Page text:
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Calling in a Threat During a Meeting

Go ahead and admit it, you've thought about it. There you are, sitting in another one of those marathon meaningless meetings, wishing you were on an episode of SAW rather than sitting in that cramped room listening to the same speech over and over again. Then, one happy thought skips across your mind as a tease to get you out of there... call in a fake bomb threat. (Disclaimer: I would highly recommend you NOT do this since the FBI has a tendency to not find these measures so appealing.)

Why do meetings have to be so boring and unproductive? Why do you feel the air sucked out of your lungs when you receive one of those invites to the meeting of the week? Furthermore, why do most businesses have meetings about meetings? Not sure, but it can change.

One of my children asked me one day what I did at work. My response? I listen to conference calls. Yeah, that's exactly what I said I wanted to do when I grew up during my 2nd grade speech to the class. "When I grow up, I want to endure pointless meetings that take up hours of my life I will never get back. I want to become addicted to the wonderful and exciting hold music that plays before those fabulous conference calls." Um yeah, never came out of my mouth, but it seems, the higher in an organization you go, the more talking and less doing occurs.

There are times I miss being on the front lines. I miss working in a bank branch. I loved it. There was always closure at the end of the day. Did I balance? How many people did I serve today? Did I hit my numbers to get the bonus? Those where the only questions I wanted answers to as I walked out the door at the end of the business day. Those were the good old days.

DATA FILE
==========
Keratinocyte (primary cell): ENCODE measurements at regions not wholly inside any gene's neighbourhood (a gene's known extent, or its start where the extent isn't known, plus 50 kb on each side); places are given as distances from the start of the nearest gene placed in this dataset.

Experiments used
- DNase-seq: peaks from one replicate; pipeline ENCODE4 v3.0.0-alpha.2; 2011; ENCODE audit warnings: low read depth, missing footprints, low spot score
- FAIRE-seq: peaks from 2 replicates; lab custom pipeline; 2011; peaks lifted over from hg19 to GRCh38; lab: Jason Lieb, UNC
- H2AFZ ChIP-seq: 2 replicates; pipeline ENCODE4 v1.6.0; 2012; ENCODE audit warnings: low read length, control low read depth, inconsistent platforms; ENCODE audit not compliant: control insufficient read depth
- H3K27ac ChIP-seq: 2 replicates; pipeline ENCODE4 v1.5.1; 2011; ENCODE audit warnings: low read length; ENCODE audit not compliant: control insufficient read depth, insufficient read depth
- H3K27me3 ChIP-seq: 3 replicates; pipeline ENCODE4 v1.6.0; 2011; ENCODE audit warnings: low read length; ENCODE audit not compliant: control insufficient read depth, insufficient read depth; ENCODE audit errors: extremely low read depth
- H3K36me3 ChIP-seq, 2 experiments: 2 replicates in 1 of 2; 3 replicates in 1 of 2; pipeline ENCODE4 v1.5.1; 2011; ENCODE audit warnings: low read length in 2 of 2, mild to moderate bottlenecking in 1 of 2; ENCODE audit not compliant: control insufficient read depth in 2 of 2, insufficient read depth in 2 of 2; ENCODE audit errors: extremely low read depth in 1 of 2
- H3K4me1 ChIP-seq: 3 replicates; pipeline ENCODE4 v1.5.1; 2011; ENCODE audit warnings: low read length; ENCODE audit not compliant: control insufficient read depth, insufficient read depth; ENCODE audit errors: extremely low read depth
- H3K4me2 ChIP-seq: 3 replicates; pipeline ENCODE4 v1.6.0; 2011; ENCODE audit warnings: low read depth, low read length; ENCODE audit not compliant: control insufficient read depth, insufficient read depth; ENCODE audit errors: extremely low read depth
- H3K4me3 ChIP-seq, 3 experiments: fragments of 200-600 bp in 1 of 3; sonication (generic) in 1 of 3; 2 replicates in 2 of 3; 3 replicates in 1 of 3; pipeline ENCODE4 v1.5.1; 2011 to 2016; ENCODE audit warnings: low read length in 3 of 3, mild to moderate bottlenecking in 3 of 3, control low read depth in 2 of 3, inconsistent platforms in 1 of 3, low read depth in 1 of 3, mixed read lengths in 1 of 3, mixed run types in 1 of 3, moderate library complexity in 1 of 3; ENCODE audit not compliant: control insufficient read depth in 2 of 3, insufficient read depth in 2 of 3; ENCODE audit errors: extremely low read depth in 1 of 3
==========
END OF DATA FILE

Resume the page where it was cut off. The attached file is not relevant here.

Most American workers want and long for satisfaction. Yes, interacting with the team is paramount to success, but not necessarily via meetings discussing the same topics every time. People get excited when they see progress being made. In the book, "Good to Great", the authors discuss the pendulum effect. Essentially, with a little push, the pendulum begins gaining momentum and with the right balance of force, begins to pick up speed. This speed is associated with an action. You cannot talk to a pendulum and share minutes about the talk in order to get it to shift. You have to put something into it.

Internal Scorecard #1

On SEBASTIAN MARSHALL

The Internal Scorecard

I think there's a tremendous amount of misconceptions regarding achievement, productivity, creativity, ambition, work, work rate, work ethic, and so on.

So I'm thinking of publishing some analysis weekly with examples of what happened in the week, successes and failures, noteworthy events, what I'm reading and listening to, and so on. If it goes well, I can give you a picture of a workweek for me, intermix tactics and techniques, and give you practical guidance about what's working well and what isn't.

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